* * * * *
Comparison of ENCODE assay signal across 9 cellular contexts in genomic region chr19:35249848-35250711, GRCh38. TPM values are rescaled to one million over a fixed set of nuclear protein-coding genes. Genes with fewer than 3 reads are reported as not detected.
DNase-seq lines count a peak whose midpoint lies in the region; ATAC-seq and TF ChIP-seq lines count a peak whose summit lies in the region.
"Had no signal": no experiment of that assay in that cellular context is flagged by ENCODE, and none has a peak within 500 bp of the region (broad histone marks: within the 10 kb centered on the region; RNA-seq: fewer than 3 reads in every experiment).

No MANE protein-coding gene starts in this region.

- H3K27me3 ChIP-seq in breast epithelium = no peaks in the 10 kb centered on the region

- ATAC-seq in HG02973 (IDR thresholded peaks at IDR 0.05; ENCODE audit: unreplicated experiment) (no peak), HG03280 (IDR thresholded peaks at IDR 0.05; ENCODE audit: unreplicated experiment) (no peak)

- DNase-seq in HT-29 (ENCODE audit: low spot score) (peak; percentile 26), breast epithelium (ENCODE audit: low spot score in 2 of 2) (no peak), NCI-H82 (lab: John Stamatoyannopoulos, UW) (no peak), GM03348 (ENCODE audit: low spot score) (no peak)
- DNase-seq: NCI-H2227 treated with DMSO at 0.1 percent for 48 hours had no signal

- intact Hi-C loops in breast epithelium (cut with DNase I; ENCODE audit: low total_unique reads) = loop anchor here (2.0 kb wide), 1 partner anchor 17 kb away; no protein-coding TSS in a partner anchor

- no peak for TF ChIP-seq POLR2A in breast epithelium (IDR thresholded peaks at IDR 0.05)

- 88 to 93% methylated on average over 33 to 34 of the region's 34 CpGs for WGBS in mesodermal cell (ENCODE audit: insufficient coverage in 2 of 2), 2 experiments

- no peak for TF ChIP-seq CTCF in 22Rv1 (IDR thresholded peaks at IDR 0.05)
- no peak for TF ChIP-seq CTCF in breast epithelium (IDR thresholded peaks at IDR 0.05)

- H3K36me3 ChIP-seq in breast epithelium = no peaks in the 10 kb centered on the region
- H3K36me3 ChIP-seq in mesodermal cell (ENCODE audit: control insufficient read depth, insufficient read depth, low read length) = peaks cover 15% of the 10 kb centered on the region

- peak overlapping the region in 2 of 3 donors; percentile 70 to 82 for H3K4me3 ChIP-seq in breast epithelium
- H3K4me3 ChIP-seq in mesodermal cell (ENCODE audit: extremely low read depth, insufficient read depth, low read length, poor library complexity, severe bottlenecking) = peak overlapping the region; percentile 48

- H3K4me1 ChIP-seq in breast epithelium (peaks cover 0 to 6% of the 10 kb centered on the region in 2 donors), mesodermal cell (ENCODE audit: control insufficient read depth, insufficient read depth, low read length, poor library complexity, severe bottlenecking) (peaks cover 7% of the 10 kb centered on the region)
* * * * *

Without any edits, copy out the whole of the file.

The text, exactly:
Comparison of ENCODE assay signal across 9 cellular contexts in genomic region chr19:35249848-35250711, GRCh38. TPM values are rescaled to one million over a fixed set of nuclear protein-coding genes. Genes with fewer than 3 reads are reported as not detected.
DNase-seq lines count a peak whose midpoint lies in the region; ATAC-seq and TF ChIP-seq lines count a peak whose summit lies in the region.
"Had no signal": no experiment of that assay in that cellular context is flagged by ENCODE, and none has a peak within 500 bp of the region (broad histone marks: within the 10 kb centered on the region; RNA-seq: fewer than 3 reads in every experiment).

No MANE protein-coding gene starts in this region.

- H3K27me3 ChIP-seq in breast epithelium = no peaks in the 10 kb centered on the region

- ATAC-seq in HG02973 (IDR thresholded peaks at IDR 0.05; ENCODE audit: unreplicated experiment) (no peak), HG03280 (IDR thresholded peaks at IDR 0.05; ENCODE audit: unreplicated experiment) (no peak)

- DNase-seq in HT-29 (ENCODE audit: low spot score) (peak; percentile 26), breast epithelium (ENCODE audit: low spot score in 2 of 2) (no peak), NCI-H82 (lab: John Stamatoyannopoulos, UW) (no peak), GM03348 (ENCODE audit: low spot score) (no peak)
- DNase-seq: NCI-H2227 treated with DMSO at 0.1 percent for 48 hours had no signal

- intact Hi-C loops in breast epithelium (cut with DNase I; ENCODE audit: low total_unique reads) = loop anchor here (2.0 kb wide), 1 partner anchor 17 kb away; no protein-coding TSS in a partner anchor

- no peak for TF ChIP-seq POLR2A in breast epithelium (IDR thresholded peaks at IDR 0.05)

- 88 to 93% methylated on average over 33 to 34 of the region's 34 CpGs for WGBS in mesodermal cell (ENCODE audit: insufficient coverage in 2 of 2), 2 experiments

- no peak for TF ChIP-seq CTCF in 22Rv1 (IDR thresholded peaks at IDR 0.05)
- no peak for TF ChIP-seq CTCF in breast epithelium (IDR thresholded peaks at IDR 0.05)

- H3K36me3 ChIP-seq in breast epithelium = no peaks in the 10 kb centered on the region
- H3K36me3 ChIP-seq in mesodermal cell (ENCODE audit: control insufficient read depth, insufficient read depth, low read length) = peaks cover 15% of the 10 kb centered on the region

- peak overlapping the region in 2 of 3 donors; percentile 70 to 82 for H3K4me3 ChIP-seq in breast epithelium
- H3K4me3 ChIP-seq in mesodermal cell (ENCODE audit: extremely low read depth, insufficient read depth, low read length, poor library complexity, severe bottlenecking) = peak overlapping the region; percentile 48

- H3K4me1 ChIP-seq in breast epithelium (peaks cover 0 to 6% of the 10 kb centered on the region in 2 donors), mesodermal cell (ENCODE audit: control insufficient read depth, insufficient read depth, low read length, poor library complexity, severe bottlenecking) (peaks cover 7% of the 10 kb centered on the region)